Information on Analysis Requirements for Non-Agricultural Source Materials
This document includes the following information:
The information contained in this Information Sheet is not authoritative. It is derived from the NMA and O. Reg. 267/03 and is for informational purposes only. Efforts have been made to make it as accurate as possible, but in the event of a conflict, inconsistency or error, the requirements set out in the NMA and O. Reg. 267/03 take precedence. Please refer to E-Laws for what the NMA and O. Reg. 267/03 actually provide. The Government of Ontario assumes no liability for any inaccurate or incomplete information nor for any actions taken in reliance thereon. Prior to implementing any changes to your operations, it is strongly recommended that you review the NMA and O. Reg. 267/03 directly and seek any advice you consider appropriate from a qualified person.
This document provides information on the various analyses that are required for Non-Agricultural Source Materials (NASM) to be applied to agricultural land under the Ontario Regulation 267/03 – General, as amended (Regulation), made under the Nutrient Management Act, 2002, S.O. 2002, c. 4, as amended.
NASM are treated and recycled materials from non-agricultural sources like leaf and yard waste, fruit and vegetable peels, food processing waste, pulp and paper biosolids and sewage biosolids. A material cannot be categorized as a NASM unless it can be shown to have a benefit for the soil and to crops grown on that land.
Accurate sampling and analysis of NASM and soils is critical. A NASM must be of an acceptable quality to be applied to agricultural land, the land must meet certain criteria to receive NASM, and the application rates of NASM to land must not exceed maximum allowable rates as specified in the Regulation.
Requirements for testing NASM and soil receiving NASM are detailed in the Regulation and in the Sampling and Analysis Protocol. Part IX of the Regulation specifies the sampling frequency and testing parameters for soil and NASM. The requirements depend on the category of NASM.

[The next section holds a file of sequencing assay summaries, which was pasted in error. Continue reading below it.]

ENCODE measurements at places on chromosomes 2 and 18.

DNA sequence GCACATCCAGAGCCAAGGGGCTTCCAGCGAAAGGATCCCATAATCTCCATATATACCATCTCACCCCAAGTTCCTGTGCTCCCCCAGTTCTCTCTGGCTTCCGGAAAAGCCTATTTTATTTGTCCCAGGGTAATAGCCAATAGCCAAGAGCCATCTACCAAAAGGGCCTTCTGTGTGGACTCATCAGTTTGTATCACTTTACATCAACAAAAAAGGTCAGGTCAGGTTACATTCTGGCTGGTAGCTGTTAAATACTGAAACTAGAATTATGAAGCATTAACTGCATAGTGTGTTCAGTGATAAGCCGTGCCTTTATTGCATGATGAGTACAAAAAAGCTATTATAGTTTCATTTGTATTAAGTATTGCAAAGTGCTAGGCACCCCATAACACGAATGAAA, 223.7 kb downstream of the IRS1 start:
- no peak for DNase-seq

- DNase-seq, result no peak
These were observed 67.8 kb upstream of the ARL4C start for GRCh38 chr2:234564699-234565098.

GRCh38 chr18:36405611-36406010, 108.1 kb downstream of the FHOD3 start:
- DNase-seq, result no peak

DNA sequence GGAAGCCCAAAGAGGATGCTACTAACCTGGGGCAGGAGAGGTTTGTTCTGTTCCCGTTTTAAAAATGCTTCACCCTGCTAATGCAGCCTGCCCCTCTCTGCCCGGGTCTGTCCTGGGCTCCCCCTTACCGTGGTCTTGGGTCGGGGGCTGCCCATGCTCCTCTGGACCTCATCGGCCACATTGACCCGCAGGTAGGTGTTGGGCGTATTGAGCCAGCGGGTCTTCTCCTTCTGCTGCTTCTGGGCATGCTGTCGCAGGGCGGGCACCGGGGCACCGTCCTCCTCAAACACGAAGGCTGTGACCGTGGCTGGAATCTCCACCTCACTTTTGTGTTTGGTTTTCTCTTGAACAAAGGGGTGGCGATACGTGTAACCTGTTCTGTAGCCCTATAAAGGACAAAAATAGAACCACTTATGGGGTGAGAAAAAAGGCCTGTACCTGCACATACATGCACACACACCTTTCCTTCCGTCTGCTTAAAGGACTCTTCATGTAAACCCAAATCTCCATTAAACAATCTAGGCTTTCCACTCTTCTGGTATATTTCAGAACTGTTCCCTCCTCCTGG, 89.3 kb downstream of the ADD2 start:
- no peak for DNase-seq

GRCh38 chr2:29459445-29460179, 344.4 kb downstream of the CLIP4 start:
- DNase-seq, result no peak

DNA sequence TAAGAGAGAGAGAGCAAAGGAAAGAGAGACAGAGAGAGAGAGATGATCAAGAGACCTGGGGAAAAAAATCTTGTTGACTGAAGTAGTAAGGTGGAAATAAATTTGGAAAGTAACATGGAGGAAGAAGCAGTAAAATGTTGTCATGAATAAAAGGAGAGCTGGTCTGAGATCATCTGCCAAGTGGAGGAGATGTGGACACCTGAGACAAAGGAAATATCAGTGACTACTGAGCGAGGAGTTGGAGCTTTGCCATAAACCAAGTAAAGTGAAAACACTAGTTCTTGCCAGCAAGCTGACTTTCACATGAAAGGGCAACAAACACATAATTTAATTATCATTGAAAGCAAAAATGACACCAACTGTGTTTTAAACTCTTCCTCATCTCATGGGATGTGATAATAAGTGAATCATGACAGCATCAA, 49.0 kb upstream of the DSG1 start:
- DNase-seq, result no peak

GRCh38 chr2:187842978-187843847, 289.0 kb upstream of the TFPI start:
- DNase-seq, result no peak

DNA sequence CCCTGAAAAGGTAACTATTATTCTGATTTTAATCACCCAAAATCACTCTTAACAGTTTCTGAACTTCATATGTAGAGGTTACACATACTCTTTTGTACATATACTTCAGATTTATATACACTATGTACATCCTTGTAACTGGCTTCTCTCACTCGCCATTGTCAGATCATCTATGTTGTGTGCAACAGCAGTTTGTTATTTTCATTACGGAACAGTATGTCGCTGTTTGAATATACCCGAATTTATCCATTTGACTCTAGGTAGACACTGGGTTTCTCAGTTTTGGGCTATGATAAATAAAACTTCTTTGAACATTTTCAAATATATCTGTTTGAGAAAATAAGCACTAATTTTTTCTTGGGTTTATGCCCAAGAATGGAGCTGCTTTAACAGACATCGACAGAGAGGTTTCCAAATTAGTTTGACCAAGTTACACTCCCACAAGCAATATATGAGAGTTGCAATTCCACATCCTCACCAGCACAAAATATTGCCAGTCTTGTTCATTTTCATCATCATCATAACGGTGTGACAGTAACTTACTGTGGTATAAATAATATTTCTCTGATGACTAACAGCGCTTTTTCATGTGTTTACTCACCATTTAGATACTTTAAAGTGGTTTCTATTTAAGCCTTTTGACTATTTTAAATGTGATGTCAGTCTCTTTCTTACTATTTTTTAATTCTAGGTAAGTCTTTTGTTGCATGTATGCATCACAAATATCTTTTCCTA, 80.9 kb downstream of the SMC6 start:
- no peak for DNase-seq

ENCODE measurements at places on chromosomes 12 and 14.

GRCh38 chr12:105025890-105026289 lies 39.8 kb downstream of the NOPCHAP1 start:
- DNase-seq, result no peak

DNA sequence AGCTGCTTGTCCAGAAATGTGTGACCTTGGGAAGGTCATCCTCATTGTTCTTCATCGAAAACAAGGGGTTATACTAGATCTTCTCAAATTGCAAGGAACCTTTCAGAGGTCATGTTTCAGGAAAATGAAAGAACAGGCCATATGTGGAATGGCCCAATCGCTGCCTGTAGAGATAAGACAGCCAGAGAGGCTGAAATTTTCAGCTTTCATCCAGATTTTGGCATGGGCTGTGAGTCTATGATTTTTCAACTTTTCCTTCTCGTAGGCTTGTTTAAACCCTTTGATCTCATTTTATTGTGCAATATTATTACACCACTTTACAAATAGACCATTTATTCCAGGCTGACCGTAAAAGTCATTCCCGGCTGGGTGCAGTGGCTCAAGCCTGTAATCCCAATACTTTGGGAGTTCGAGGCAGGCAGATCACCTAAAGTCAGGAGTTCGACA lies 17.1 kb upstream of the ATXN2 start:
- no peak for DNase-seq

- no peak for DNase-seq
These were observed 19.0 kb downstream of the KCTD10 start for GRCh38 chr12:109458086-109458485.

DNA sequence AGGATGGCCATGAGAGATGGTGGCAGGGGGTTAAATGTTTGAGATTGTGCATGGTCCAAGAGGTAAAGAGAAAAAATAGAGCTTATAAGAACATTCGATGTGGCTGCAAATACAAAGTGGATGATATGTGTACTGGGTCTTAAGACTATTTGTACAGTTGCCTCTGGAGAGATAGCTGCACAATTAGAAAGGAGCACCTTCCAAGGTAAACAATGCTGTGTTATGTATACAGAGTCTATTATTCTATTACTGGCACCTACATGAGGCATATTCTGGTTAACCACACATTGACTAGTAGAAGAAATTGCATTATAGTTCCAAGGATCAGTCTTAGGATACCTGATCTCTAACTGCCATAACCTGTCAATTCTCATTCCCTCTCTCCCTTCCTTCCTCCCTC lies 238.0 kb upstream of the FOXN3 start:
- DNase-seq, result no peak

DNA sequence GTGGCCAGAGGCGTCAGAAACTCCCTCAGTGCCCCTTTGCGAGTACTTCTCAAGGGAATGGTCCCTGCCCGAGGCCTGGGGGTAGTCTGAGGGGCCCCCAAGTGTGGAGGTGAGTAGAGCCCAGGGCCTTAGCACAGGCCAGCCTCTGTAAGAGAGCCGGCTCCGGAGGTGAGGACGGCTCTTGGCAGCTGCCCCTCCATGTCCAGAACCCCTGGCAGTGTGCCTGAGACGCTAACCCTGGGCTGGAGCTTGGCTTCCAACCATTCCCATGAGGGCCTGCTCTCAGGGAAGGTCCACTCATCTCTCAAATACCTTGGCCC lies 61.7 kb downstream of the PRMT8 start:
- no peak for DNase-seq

New NASM Categories
Quality-based standards have been introduced for NASM, allowing the materials to be classified under one of three categories. Each of the categories can be applied to agricultural land, providing valuable nutrients to soil and crops and potentially saving farms money:
- Category 1: Unprocessed plant material (e.g. vegetable culls).
- Category 2: Processed plant material (e.g. organic waste materials from a bakery).
- Category 3: Animal-based NASM (e.g. organic residual material from meat processing plant, pulp and paper biosolids and municipal sewage biosolids).
The land application standards in O. Reg. 267/03 vary based on the category and quality of NASM being applied.
A list of common NASM are presented in Appendix A.
If Category 1 NASM is applied to land at a rate of less than 20 tonne wet weight per hectare per calendar year, no NASM sampling or analysis is required.
Analysis requirements for Category 1 NASM applied at rates greater than 20 tonne wet weight per hectare per calendar year, and for Category 2 and 3 NASM, are summarized in Table 1. Pathogen analysis requirements are addressed in another section in this document.
There are some Category 2 and 3 NASM which have additional testing requirements for various contents, including sodium (Na), fats, oil and grease (FOG), and/or boron. The types of NASM that need such additional testing are identified in Appendix A. The Ministry of Agriculture, Food and Rural Affairs (OMAFRA) can request generators of Category 2 or 3 NASM to test the material for additional parameters prior to approving their land application.
Sampling and analysis requirements under the Nutrient Management Regulation are in addition to any other sampling and analysis that the generator may be required to do under another authority such as a Certificate of Approval. All soil and NASM analysis must be completed by laboratories in accordance with the "Sampling and Analysis Protocol". Summaries of acceptable analytical methods are presented in Section 4 of the Protocol, which is posted online.
The NASM Plan Developer must calculate the plant available nitrogen, plant available phosphate and plant available potash to determine whether the NASM meets the beneficial use criteria. The lab may facilitate these calculations by providing an analysis of TKN, ammonium & ammonia-N, nitrate & nitrite-N and total P as either mg/kg dry weight for a solid NASM or mg/litre for liquid NASM. OMAFRA defines a solid as a material with greater than or equal to 18 per cent total solids, or a slump of 150 millimetres or less using the Test Method for the Determination of Liquid Waste (slump test) (as set out in Schedule 9 to Revised Regulations of Ontario, Regulation 347 – General – Waste Management, as amended, made under the Environmental Protection Act, R.S.O. 1990, c. E. 19, as amended (EPA).